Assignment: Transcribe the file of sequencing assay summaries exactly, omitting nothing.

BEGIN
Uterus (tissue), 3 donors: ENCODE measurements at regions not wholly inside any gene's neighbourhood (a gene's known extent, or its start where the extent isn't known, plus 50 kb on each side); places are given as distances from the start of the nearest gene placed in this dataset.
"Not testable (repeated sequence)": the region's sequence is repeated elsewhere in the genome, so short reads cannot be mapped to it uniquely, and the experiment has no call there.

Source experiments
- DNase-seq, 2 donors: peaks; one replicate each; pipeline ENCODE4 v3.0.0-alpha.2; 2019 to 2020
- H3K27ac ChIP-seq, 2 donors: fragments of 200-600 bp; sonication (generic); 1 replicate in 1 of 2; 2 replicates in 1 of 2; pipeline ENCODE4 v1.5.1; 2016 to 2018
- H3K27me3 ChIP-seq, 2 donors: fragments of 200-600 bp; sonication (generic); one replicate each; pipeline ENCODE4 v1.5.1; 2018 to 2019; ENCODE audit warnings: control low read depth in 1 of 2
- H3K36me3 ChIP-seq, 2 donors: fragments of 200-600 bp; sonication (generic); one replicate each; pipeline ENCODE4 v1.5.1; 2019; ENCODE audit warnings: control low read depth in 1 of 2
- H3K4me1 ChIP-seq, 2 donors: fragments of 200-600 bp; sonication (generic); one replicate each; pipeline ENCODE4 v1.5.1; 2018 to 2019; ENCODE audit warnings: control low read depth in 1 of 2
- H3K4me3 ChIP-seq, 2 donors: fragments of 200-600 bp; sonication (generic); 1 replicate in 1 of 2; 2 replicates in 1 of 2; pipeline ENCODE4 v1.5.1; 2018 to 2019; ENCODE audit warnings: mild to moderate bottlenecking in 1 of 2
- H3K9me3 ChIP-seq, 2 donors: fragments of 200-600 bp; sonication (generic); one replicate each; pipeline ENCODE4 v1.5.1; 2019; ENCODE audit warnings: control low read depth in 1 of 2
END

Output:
Uterus (tissue), 3 donors: ENCODE measurements at regions not wholly inside any gene's neighbourhood (a gene's known extent, or its start where the extent isn't known, plus 50 kb on each side); places are given as distances from the start of the nearest gene placed in this dataset.
"Not testable (repeated sequence)": the region's sequence is repeated elsewhere in the genome, so short reads cannot be mapped to it uniquely, and the experiment has no call there.

Source experiments
- DNase-seq, 2 donors: peaks; one replicate each; pipeline ENCODE4 v3.0.0-alpha.2; 2019 to 2020
- H3K27ac ChIP-seq, 2 donors: fragments of 200-600 bp; sonication (generic); 1 replicate in 1 of 2; 2 replicates in 1 of 2; pipeline ENCODE4 v1.5.1; 2016 to 2018
- H3K27me3 ChIP-seq, 2 donors: fragments of 200-600 bp; sonication (generic); one replicate each; pipeline ENCODE4 v1.5.1; 2018 to 2019; ENCODE audit warnings: control low read depth in 1 of 2
- H3K36me3 ChIP-seq, 2 donors: fragments of 200-600 bp; sonication (generic); one replicate each; pipeline ENCODE4 v1.5.1; 2019; ENCODE audit warnings: control low read depth in 1 of 2
- H3K4me1 ChIP-seq, 2 donors: fragments of 200-600 bp; sonication (generic); one replicate each; pipeline ENCODE4 v1.5.1; 2018 to 2019; ENCODE audit warnings: control low read depth in 1 of 2
- H3K4me3 ChIP-seq, 2 donors: fragments of 200-600 bp; sonication (generic); 1 replicate in 1 of 2; 2 replicates in 1 of 2; pipeline ENCODE4 v1.5.1; 2018 to 2019; ENCODE audit warnings: mild to moderate bottlenecking in 1 of 2
- H3K9me3 ChIP-seq, 2 donors: fragments of 200-600 bp; sonication (generic); one replicate each; pipeline ENCODE4 v1.5.1; 2019; ENCODE audit warnings: control low read depth in 1 of 2